Designing and developing software with an efficient execution on distributed environment with fairly standard homogeneous processing nodes is already a difficult exercise. This complexity explodes when targeting a heterogeneous environment composed not only of distributed multi-core CPU nodes but also including accelerators with many-core CPUs, GPUs and FPGAs. In the current era of heterogeneous hardware, software development teams face the daunting task of designing software capable to exploit underlying heterogeneous hardware devices available to the most of their capability with the goal to achieve the best time and energy performance.
The algorithmic decomposition chosen to solve the problem at hand and the selected granularity of computing task determine software execution efficiency on a given underlying hardware hence affect time and energy performance. For instance, many algorithms exist for matrix operations, data sorting, or finding a shortest path in a graph. Developers already take into account data properties such as matrix sizes or degree of graph connectedness to select an algorithm with optimal time and energy performance. Nowadays, they must also consider capabilities offered by hardware in terms of parallel processing and data throughput. Such hardware capabilities influence design decision on algorithmic decomposition and task granularity choices, in the sake of efficient performance. For instance, time and energy performance associated with matrix multiplication on GPU or FPGA is directly influenced by matrix data sizes as well as the level of parallelism possible on each different kind of processing nodes as well as their clock speed, their memory capacity, their data transfer latencies, internally within the chip and externally through their I/O interfaces. In other words, the most appropriate algorithmic decomposition and task granularity is jointly influenced by data properties as well as the capabilities of the underlying heterogeneous hardware available.
In addition to designing software for today’s operational conditions, developers must also strike the right balance between achieving an optimal performance now and keeping a design implementation flexible and evolvable for tomorrow. The most efficient algorithmic decomposition and task granularity for today’s heterogeneous hardware and dataset properties will change in the future. In the worst case, evolution in hardware or data properties impacts software design and architecture forcing developers to adapt drastically the application code, that is, another algorithm must be implemented in order to better exploit the new hardware or the new kind of data. In less radical situations, a current overall software architecture and algorithms can remain unaltered. Only the task granularity must be changed to process larger quantity of data at once for instance. New technologies and programming model such as OpenCL or OmpSs/COmpS can facilitate accommodating task granularity without much effort hence keeping software implementation fairly evolvable. However, it still remains the job of developers to identify the appropriate task granularity for achieving improved time and energy performance and to provide this granularity information to the underlying technology or programming modelling tools.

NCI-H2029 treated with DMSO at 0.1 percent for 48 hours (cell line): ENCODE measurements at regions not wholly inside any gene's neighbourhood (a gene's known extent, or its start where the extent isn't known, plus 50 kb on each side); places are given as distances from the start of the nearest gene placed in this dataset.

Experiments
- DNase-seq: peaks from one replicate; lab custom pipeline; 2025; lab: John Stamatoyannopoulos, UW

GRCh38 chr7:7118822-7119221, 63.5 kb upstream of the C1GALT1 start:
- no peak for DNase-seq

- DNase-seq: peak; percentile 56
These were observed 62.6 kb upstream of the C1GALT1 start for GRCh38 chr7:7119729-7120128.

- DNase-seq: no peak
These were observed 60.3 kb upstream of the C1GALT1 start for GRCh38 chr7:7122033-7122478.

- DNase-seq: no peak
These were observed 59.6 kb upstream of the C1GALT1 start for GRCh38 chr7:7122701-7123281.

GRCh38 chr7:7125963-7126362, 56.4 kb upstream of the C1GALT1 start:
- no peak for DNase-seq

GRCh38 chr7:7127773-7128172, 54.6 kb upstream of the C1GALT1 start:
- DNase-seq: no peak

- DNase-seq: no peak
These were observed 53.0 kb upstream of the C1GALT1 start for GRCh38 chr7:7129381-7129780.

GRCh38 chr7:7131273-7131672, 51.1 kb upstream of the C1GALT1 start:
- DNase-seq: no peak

One of the goal of TANGO project is to provide design-time tooling to help developers to make insightful design decisions to implement their software so as to exploit the underlying hardware irrespective of the programming technologies and programming models chosen.
The initial approach to guide design decision, proposed in the first year of TANGO, , relies on the rapid prototyping of the various simple software building blocks needed in a given application. The first step for developers consists of developing a set of simple prototypes for selected building blocks. Each prototype implements a particular algorithmic decomposition and task granularities for one of these simple software building blocks. For instance, a C or CUDA implementation of matrix multiplication will respectively targets CPUs or NVIDIA GPUs.